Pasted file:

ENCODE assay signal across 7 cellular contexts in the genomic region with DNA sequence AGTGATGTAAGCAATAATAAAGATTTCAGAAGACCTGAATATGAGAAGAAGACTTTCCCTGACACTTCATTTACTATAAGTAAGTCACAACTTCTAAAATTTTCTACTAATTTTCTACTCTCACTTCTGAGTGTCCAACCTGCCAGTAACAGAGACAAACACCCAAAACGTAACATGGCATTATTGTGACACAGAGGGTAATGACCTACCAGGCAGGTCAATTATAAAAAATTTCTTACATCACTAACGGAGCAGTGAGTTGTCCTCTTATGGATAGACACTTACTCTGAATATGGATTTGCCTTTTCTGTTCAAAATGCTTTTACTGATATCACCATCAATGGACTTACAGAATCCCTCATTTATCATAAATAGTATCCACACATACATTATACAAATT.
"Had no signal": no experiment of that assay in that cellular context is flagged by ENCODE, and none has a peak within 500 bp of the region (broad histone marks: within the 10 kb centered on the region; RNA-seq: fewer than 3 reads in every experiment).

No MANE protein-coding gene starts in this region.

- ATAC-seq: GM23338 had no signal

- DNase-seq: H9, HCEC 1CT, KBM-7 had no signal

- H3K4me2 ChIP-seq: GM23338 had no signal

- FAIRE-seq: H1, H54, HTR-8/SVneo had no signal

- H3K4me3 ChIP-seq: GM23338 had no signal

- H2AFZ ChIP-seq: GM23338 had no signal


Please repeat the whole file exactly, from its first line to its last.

ENCODE assay signal across 7 cellular contexts in the genomic region with DNA sequence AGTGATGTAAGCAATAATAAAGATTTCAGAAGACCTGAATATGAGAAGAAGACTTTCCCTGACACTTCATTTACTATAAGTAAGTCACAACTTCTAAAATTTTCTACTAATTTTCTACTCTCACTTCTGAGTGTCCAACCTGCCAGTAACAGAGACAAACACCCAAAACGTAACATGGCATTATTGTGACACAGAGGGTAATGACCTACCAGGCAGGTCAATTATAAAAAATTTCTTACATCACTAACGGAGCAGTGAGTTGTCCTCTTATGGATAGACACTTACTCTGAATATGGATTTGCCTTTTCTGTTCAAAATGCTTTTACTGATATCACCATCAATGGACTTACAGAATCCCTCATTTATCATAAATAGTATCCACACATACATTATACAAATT.
"Had no signal": no experiment of that assay in that cellular context is flagged by ENCODE, and none has a peak within 500 bp of the region (broad histone marks: within the 10 kb centered on the region; RNA-seq: fewer than 3 reads in every experiment).

No MANE protein-coding gene starts in this region.

- ATAC-seq: GM23338 had no signal

- DNase-seq: H9, HCEC 1CT, KBM-7 had no signal

- H3K4me2 ChIP-seq: GM23338 had no signal

- FAIRE-seq: H1, H54, HTR-8/SVneo had no signal

- H3K4me3 ChIP-seq: GM23338 had no signal

- H2AFZ ChIP-seq: GM23338 had no signal